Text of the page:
News 23 Apr 16

Croatia Govt Criticised at WWII Death Camp Commemoration

Anti-fascists held an alternative memorial for victims of the Jasenovac concentration camp after boycotting the state ceremony, accusing officials of downplaying the Croatian WWII Nazi-allied regime’s crimes.

Sven Milekic
BIRN
Zagreb
Zoran Pusic makes a speech at the anti-fascist commemoration. Photo: Josip Ivanovic.

Around 500 people attended the commemoration on Friday organised by the Anti-Fascist League of Croatia at Victims of Fascism Square in Zagreb after Croatian Serbs and Jews boycotted the official state ceremony at the Jasenovac concentration camp memorial site earlier that day.

The Anti-Fascist League’s president, veteran activist Zoran Pusic, accused the government of downplaying the fascist politics that led to more than 83,000 deaths at Jasenovac during WWII under the Nazi-allied Independent State of Croatia, NDH and its Ustasa military units.

“Victims of Jasenovac and other Ustasa camps are not victims of natural disasters, or even revenge,” Pusic told the commemoration.

“They are the victims of policies and ideas that ruled under the NDH and whose apologists are in today’s RH [Republic of Croatia] government,” he said. 

Anastasija Kaptelova performing the Roma anthem 'Gelem, Gelem' at Friday's memorial.

Pusic’s comments were a dig at culture minister Zlatko Hasanbegovic, who has been criticised for his opinions about Croatia’s WWII regime and his right-wing past.

Senior ministers including Hasanbegovic and Prime Minister Tihomir Oreskovic attended the official commemoration earlier on Friday at the Jasenovac memorial in central Croatia.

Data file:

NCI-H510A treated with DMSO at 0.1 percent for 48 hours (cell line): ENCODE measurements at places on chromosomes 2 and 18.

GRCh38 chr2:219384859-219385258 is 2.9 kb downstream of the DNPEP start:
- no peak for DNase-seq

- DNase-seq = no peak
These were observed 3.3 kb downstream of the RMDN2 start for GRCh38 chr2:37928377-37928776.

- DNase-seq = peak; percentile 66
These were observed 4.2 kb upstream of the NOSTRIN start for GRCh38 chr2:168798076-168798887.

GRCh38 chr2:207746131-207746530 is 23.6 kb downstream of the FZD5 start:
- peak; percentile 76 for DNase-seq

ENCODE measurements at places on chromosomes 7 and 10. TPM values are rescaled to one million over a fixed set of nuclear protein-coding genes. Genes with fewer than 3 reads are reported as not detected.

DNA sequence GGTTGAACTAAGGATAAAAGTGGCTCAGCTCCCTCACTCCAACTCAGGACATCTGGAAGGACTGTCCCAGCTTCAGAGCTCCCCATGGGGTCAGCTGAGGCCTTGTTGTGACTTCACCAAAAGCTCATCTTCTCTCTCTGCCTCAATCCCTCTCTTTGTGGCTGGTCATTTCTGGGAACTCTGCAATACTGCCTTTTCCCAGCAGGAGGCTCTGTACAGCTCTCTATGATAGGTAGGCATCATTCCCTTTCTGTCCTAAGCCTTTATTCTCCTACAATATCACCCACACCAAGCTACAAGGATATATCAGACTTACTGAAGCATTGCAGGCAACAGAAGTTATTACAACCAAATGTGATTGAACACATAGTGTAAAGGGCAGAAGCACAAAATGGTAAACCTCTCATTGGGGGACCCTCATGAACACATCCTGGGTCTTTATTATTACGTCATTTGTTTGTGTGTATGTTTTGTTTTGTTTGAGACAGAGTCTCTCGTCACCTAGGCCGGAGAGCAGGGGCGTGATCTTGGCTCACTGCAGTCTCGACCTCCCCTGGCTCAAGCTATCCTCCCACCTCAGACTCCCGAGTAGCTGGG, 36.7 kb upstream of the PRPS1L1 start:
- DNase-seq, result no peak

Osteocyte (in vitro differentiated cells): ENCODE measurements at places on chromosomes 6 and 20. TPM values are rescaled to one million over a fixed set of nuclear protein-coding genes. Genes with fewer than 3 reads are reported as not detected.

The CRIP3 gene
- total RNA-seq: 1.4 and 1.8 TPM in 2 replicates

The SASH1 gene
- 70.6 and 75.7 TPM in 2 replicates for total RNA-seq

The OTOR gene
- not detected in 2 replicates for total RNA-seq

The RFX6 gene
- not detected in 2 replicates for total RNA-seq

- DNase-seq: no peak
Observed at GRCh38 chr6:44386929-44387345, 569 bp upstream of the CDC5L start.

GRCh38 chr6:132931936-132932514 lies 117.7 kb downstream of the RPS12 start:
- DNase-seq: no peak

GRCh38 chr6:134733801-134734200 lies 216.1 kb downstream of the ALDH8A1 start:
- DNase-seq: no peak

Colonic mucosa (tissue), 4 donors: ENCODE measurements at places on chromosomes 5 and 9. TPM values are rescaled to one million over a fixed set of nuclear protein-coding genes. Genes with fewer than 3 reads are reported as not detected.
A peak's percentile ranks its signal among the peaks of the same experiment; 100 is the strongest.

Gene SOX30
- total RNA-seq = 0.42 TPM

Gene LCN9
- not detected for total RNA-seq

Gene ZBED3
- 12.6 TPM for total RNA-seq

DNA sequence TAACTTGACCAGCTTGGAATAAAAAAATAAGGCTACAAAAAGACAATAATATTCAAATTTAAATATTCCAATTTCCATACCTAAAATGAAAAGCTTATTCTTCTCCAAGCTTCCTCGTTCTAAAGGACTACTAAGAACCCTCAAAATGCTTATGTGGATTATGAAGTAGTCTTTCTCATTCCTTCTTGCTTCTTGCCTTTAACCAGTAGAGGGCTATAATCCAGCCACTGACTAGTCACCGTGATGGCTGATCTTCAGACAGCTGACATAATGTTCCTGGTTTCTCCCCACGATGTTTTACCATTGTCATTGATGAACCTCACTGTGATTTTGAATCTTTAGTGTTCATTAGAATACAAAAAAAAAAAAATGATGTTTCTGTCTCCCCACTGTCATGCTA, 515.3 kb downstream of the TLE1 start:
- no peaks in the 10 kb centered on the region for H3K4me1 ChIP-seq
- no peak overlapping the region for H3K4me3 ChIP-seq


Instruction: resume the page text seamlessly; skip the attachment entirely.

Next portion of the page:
But the event was boycotted by Croatian Jews and Serbs, who are protesting against the permanent exhibition at the Jasenovac memorial, which they believe does not convey the concentration camp’s horrors adequately, and against what they see as a revival of wartime fascist values in Croatian politics.

Daniel Ivin, a Holocaust survivor who was a member of the WWII anti-fascist movement and a human rights activist in the 1990s, told the anti-fascist commemoration on Friday that Croatia’s right-wing government is trying to reinterpret history for its own political purposes.

“We know that with the new government we don’t have a future, but in recent times, they are starting to take our past [as well]. And if someone takes a nation’s past, this is already a crime in itself,” Ivin said.

Natasa Matausic speaks about a breakout by Jasenovac prisoners in 1945. Photo: Josip Ivanovic.

The Jasenovac camp was set up by the NDH in August 1941, and run by its notorious Ustasa units.

Until it closed in April 1945, a total of 83,145 people were killed or died because of the poor conditions at the camp, according to researchers at the Jasenovac memorial.

They included 47,627 Serbs, 16,173 Roma, 13,116 Jews and 6,229 anti-fascists and others.

At the anti-fascist commemoration, one of the creators of the permanent exhibition at the Jasenovac memorial, historian Natasa Matausic read a story about the last break-out of prisoners from the concentration camp on April 22, 1945, before the Ustasa shut it down and executed the remaining inmates.

Mile Nikolic of the Roma National Council read a testimony about the killings of Roma people at the camp, while singer Anastasija Kaptelova sang the international Roma anthem Gelem, Gelem (I Went, I Went), which tells the story of Roma killed by the Ustasa’s ‘Black Legion’ unit.

Kaptelova also concluded the ceremony by singing John Lennon’s Imagine.

Actor Vili Matula reads a poem by Ivan Goran Kovacic, who died in WWII. Photo: Josip Ivanovic.

The Serbian National Council, the main association representing Serbs in Croatia, held its own commemoration earlier on Friday at an Orthodox church in the village of Mlaka near Jasenovac.

It was attended by anti-fascists and Jewish community representatives as well as culture minister Hasanbegovic and Serbian labour minister Aleksandar Vulin.

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